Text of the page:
Splenomegaly and enlarged intestinal LNs as well as macroscopic thickening of the colon were noted in the majority of our CD4Cre dicerΔ/Δ mice aged between 3 and 4 mo. Histopathological examination revealed immune pathology affecting the colon, lung, and liver. 5 of 11 4-mo-old CD4Cre dicerΔ/Δ mice examined were affected by colitis, characterized by a diffuse infiltrate of inflammatory cells in the lamina propria and focal formation of crypt abscesses (Fig. 4 c). There also was focal portal and lobular inflammation in the liver in three mice (not depicted). The colon appeared healthy in 3-mo-old CD4Cre dicerΔ/Δ mice examined (n = 5) and in all dicerlox/lox controls (n = 10).
Dicer is required in a cell-autonomous fashion for the development of natural T reg cells in the thymus
The data presented above suggest that Dicer plays a role in T reg cell biology, but they do not distinguish between an involvement in T reg cell differentiation on the one hand and T reg cell maintenance or homeostasis on the other. It could be that Dicer-deficient T reg cells differentiate in normal numbers but are prone to apoptosis (17), for example in response to the recognition of self-antigen (31, 32). Alternatively, homeostatic control (33) could partially compensate for a more serious defect in T reg cell differentiation than is apparent by their frequency at steady-state. We therefore examined the first wave of natural T reg cell development in the thymus. To exclude exchange between the thymic and the peripheral T cell pool, we used thymic organ culture initiated at embryonic day 15 (E15), when all thymocytes are still CD4−CD8− DN. Fetal thymi from lckCre dicerΔ/Δ and dicerlox/lox controls were cultured for 10 d, and the frequency of T reg cells was evaluated (Fig. 5 a). In dicerlox/lox control cultures, 2.4 ± 0.3% of CD4 SP cells were CD25+ CD69− (n = 6), whereas in lckCre dicerΔ/Δ culturesthe frequency of CD4 SP CD25+ CD69− cells was reduced fourfold to 0.6 ± 0.2% (n = 11). The absolute numbers of CD4 SP CD25+ CD69− cells generated were 1,041 ± 296 per dicerlox/lox fetal thymic lobe (n = 6) versus 48 ± 22 per lckCre dicerΔ/Δ lobe (n = 11), a difference of 22-fold. Analysis of Foxp3 and GITR expression confirmed the inefficient generation of natural T reg cells in lckCre dicerΔ/Δ thymi (Fig. 5 a). We conclude that the thymic differentiation of natural T reg cells is compromised in the absence of Dicer and mature miRNAs.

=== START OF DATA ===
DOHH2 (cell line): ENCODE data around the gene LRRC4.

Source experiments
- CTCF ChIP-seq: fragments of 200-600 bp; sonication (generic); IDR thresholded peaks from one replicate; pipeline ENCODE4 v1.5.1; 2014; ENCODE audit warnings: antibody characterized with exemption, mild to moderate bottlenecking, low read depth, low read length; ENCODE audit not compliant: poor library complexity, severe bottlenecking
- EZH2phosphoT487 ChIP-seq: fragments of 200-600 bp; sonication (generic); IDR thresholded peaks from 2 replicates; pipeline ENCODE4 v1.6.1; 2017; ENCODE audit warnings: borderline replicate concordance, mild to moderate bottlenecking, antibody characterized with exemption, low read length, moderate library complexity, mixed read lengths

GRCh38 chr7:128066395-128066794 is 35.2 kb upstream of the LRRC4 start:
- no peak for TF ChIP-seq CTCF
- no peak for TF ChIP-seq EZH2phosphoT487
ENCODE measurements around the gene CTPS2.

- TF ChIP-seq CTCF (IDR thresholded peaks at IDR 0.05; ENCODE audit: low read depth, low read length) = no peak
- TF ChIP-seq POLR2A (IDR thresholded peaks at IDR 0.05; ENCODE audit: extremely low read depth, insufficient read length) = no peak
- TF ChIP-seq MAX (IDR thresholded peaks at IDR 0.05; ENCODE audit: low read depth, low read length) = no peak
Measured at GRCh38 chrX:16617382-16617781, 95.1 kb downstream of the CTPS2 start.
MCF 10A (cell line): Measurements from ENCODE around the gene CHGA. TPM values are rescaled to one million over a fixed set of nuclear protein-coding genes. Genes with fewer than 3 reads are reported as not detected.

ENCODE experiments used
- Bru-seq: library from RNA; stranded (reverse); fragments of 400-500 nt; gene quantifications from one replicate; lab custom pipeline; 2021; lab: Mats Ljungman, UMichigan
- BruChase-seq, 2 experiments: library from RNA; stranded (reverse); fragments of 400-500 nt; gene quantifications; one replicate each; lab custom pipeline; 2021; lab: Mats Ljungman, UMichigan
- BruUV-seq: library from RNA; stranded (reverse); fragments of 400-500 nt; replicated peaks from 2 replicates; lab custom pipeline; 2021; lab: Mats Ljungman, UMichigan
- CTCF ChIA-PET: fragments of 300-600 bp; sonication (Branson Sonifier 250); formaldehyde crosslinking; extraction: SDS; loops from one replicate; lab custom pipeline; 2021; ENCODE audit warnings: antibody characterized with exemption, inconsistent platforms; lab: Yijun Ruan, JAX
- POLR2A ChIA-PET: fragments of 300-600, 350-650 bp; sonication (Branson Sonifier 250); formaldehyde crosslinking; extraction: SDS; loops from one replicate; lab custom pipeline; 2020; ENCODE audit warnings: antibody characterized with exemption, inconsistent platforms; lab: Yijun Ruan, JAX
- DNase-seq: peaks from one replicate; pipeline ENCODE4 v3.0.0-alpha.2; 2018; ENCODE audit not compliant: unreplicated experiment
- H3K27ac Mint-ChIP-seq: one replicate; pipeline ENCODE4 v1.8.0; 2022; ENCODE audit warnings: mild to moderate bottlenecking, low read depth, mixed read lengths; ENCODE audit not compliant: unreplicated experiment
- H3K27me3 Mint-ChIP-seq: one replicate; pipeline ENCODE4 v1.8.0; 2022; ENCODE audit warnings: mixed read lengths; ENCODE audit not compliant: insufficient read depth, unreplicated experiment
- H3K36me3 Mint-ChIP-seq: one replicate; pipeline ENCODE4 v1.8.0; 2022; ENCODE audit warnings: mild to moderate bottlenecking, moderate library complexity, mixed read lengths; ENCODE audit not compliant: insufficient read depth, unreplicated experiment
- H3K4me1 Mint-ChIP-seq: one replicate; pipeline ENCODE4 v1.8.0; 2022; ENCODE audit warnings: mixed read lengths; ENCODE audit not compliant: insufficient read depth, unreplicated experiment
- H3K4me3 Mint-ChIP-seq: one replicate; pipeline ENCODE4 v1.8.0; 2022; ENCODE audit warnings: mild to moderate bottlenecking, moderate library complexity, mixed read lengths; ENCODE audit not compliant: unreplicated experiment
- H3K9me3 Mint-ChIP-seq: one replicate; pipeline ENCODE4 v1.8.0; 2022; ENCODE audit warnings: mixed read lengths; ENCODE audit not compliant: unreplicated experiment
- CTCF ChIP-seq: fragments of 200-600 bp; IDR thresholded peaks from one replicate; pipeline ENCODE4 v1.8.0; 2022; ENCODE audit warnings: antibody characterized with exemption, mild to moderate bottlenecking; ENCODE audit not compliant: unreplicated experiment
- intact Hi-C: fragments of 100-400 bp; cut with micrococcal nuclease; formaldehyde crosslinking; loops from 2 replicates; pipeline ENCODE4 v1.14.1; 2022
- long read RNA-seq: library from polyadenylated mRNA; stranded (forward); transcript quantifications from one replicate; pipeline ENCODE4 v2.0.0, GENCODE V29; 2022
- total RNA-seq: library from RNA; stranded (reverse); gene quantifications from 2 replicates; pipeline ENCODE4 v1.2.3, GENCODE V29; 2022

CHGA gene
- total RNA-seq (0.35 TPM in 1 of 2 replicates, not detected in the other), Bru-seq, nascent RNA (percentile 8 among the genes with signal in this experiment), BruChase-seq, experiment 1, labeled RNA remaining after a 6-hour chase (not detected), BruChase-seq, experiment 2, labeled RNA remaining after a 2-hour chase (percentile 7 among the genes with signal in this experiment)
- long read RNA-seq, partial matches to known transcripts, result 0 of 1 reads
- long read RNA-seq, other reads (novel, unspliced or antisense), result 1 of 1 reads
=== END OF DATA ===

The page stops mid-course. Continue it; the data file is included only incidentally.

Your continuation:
Because T reg cell differentiation can be driven by extrinsic signals such as TGF-β (27), we asked whether T reg cell differentiation of Dicer-deficient T cell precursors could be rescued by a wild-type environment. To this end, we constructed mixed thymus chimeras (34) consisting of a wild-type component marked by the Thy1.1 alloantigen and a Thy1.2 component of either dicerlox/lox controls or lckCre dicerΔ/Δ (see Materials and methods). Embryonic day 15–17 thymi were dissociated by proteolysis, mixed as indicated, reaggregated, and cultured for 7–10 d. CD4 SP thymocytes that developed in these chimeras were analyzed for the presence of natural T reg cells, identified by CD25 and GITR. Mixed chimeras containing wild-type Thy1.1 and dicerlox/lox Thy1.2 thymi generated distinct populations of CD25+ GITR+ CD4 SP thymocytes within both the Thy1.1+ (wild-type) and the Thy1.1− (dicerlox/lox) subset (4.2 and 4.3%, respectively; Fig. 5 b). In contrast, mixed chimeras containing wild-type Thy1.1 and lckCre dicerΔ/Δ Thy1.2 thymi generated a distinct CD25+ GITR+ population only in the Thy1.1+ (wild-type) but not the Thy1.1− (lckCre dicerΔ/Δ) CD4 SP subset (2.7 and 0.2%, respectively; Fig. 5 b). Hence, the impaired thymic development of Dicer-deficient natural T reg cells is not rescued by the provision of an environment in which wild-type natural T reg cells develop normally.
Lack of Dicer affects the induction of Foxp3 in peripheral CD4+CD25− T cells without diverting them to the IL-17 lineage
T cell activation in the presence of TGF-β induces Foxp3 expression and T reg cell function (27), providing a model system for postthymic T reg cell differentiation. We activated CD4Cre dicerΔ/Δ or control dicerlox/lox CD4+CD25− LN T cells with 200 ng/ml of plate-bound anti-TCR (H57) and anti-CD28. 2 d after exposure to 1 ng/ml TGF-β1 (Sigma-Aldrich), 48.5 ± 15.7% of dicerlox/lox but only 13.5 ± 4.7% of CD4Cre dicerΔ/Δ cells expressed Foxp3 (n = 6; Fig. 6 a). This demonstrates a role for Dicer in the induction of Foxp3 expression by environmental signals. Inflammatory signals such as IL-6 have been shown to abrogate Foxp3 induction by TGF-β (35) and to induce IL-17 expression instead (36, 37). To address the possibility that T cell differentiation was diverted toward the IL-17 lineage in the absence of Dicer, we restimulated the cells 5 d after activation. Intracellular staining showed no IL-17 production by CD4Cre dicerΔ/Δ or dicerlox/lox control cells after exposure to TGF-β, whereas IL-17 was readily induced by the combination of TGF-β and IL-6 (Fig. 6 b).